Duty to Consult Works Both Ways

Fort McKay sees it’s fair share of oil and gas development. The Fort McKay First Nation (“FMFN”) is currently seeking judicial review of decisions made by the Minister of Environment and Sustainable Resource Development (“ESRD”) involving consultation and approvals pertaining to a project advanced by Prosper Petroleum Ltd.

Unfortunately, during the ‘informal’ consultation process, FMFN failed to provide a large number of, what it now says are, relevant records to ESRD.

In a preliminary application, FMFN argued that ESRD should produce a further and better record of specific documents or, in the alternative, the Court should allow the filing of an Affidavit which contained ‘voluminous’ records.

FMFN suggested that even though it did not provide documentation during the consultation process, it had produced documentation in relation to prior projects and, as such, ESRD had a duty to inform itself about the scope of the decision it must make and as a part of this process, had a duty to decide whether it had sufficient information to make that decision.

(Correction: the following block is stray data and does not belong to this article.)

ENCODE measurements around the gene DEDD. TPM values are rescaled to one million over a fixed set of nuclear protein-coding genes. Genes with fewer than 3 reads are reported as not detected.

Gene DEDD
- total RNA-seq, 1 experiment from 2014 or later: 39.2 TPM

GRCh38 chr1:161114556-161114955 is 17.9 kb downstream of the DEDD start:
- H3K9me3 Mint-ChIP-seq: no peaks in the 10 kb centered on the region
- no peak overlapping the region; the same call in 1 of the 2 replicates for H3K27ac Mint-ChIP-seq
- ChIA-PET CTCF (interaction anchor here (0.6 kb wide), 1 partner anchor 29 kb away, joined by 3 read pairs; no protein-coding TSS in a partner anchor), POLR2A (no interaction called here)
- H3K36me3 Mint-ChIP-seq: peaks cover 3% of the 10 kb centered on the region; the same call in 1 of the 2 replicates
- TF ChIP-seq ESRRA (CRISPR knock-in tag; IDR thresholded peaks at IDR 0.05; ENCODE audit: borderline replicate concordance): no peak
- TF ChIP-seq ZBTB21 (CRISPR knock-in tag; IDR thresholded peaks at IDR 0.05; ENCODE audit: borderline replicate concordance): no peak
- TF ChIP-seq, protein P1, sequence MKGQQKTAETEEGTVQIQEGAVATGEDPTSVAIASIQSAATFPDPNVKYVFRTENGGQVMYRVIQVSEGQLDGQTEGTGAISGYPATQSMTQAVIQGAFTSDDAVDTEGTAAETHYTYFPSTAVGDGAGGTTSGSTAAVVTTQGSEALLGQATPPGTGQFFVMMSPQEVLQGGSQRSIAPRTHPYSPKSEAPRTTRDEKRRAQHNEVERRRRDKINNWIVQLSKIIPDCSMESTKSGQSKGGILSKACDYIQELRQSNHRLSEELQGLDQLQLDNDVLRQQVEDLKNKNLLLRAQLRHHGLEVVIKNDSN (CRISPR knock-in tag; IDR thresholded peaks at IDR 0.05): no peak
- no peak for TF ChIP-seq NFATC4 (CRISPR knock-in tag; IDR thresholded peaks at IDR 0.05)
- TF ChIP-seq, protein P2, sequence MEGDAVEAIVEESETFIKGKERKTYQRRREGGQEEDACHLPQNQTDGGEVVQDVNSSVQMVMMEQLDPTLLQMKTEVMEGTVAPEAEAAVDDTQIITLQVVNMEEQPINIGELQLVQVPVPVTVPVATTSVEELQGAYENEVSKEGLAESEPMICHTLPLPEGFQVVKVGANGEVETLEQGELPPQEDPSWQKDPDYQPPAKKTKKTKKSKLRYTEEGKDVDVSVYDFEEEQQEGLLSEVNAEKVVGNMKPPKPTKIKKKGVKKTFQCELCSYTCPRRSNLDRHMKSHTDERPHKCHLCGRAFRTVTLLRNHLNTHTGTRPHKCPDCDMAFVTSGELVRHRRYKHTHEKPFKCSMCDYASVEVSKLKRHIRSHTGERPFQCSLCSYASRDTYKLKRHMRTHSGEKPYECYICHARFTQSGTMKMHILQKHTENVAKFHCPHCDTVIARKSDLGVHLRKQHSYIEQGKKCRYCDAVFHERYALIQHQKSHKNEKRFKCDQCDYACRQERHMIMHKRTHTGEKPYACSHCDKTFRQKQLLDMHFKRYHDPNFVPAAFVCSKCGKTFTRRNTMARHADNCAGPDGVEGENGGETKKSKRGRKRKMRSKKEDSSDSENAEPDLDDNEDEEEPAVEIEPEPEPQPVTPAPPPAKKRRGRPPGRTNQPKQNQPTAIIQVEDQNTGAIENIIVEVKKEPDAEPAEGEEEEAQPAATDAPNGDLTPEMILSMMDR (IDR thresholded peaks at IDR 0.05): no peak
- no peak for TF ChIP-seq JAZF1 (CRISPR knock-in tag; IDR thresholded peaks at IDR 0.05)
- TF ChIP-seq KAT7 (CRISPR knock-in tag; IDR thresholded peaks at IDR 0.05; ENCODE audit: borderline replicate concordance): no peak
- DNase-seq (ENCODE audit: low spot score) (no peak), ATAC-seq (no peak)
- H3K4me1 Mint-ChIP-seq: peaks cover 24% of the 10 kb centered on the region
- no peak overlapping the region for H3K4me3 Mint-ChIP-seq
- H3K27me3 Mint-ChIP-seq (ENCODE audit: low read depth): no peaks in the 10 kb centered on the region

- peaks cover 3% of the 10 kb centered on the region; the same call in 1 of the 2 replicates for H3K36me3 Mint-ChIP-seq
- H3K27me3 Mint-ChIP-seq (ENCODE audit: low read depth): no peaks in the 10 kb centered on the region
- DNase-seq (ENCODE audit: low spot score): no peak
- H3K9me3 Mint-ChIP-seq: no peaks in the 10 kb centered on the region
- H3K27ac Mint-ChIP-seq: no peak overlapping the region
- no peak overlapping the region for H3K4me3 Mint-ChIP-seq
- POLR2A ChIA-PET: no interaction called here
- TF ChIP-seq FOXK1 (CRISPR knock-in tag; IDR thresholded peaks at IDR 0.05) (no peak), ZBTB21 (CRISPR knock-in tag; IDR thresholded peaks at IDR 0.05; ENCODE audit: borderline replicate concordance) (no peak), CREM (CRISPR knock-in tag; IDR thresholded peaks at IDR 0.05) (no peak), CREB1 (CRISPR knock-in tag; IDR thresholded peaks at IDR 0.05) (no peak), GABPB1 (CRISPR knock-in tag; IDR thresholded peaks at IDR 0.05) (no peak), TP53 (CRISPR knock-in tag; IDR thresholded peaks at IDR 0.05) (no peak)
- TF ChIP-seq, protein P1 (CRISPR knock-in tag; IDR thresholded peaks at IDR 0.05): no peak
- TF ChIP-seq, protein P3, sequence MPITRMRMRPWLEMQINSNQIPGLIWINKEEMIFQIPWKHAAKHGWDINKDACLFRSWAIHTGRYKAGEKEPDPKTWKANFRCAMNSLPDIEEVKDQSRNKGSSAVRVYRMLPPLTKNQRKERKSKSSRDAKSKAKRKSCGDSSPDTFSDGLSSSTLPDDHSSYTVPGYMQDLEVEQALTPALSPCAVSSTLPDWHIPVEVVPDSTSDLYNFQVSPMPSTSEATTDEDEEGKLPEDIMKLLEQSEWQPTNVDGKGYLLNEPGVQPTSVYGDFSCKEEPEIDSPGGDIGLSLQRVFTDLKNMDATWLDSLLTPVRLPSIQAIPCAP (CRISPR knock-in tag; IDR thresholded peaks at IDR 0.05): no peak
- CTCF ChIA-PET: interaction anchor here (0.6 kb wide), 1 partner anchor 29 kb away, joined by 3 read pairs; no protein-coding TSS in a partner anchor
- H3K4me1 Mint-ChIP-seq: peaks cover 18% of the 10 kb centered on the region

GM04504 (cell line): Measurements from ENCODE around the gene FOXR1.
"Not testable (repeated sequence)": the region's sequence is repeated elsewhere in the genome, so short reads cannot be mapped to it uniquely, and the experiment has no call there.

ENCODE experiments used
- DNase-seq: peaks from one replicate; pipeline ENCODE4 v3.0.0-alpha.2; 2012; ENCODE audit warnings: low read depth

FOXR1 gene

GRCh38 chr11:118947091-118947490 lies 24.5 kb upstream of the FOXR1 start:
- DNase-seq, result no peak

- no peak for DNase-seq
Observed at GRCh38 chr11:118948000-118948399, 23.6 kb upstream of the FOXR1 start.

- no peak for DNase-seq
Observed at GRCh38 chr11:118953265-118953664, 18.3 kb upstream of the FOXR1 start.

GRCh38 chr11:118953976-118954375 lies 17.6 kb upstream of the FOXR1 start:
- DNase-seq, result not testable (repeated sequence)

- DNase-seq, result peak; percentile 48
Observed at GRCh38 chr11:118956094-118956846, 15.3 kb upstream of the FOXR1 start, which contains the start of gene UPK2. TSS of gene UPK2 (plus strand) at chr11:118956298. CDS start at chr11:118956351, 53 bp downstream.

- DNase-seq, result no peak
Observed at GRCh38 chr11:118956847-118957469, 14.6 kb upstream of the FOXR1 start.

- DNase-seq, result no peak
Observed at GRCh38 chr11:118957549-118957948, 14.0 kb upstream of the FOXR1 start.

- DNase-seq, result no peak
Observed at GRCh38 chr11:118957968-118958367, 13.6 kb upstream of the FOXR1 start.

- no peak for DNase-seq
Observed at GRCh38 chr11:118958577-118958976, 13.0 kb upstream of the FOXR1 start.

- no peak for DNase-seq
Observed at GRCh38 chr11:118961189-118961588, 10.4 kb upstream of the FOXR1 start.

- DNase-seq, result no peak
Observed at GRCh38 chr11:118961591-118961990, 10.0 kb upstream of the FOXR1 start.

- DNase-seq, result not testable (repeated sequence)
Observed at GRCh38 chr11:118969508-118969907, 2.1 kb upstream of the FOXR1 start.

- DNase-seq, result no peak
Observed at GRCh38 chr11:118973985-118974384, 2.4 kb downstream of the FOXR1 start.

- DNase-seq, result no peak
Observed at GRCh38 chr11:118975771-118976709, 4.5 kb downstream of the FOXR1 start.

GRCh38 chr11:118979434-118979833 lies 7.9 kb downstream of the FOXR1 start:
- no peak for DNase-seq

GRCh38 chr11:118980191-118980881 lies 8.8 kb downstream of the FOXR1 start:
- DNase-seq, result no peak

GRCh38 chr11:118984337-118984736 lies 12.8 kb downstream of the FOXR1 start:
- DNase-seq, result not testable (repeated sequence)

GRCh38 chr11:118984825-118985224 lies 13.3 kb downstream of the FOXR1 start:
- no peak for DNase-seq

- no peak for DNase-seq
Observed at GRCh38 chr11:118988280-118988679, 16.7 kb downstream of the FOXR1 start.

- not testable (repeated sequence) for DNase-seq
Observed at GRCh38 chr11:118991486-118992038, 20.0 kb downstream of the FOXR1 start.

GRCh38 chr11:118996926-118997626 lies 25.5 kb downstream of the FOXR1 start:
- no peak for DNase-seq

The Alberta Court of Queen’s Bench noted that the duty to consult has two parts. Not only is the Crown obligated to consult, but there is a reciprocal onus on the first nation to make their concerns known. FMFN is not permitted to remain silent and rely upon the Crown’s duty to inform itself. FMFN failed in its onus to cooperate with ESRD.

The Court also struck the Affidavit that FMFN had hoped would be admitted into evidence for the judicial review. A judicial review application is not a trial de novo on the issues, and further evidence should not be permitted on a judicial review unless it is relevant.

It did not help FMFN’s case that the electronic exhibits to the Affidavit contained sub-folders in sub-folders, documents that would not open, and other blank documents that were “helpfully labelled “Blank Document””.

The lesson? Where there is a consultation process, the first nation being consulted must engage in that process, as the duty to consult is not a one-way street.

For the full text of the decision, see: Fort McKay First Nation v ESRD et al, 2014 ABQB 32 (CanLII).

By James Early.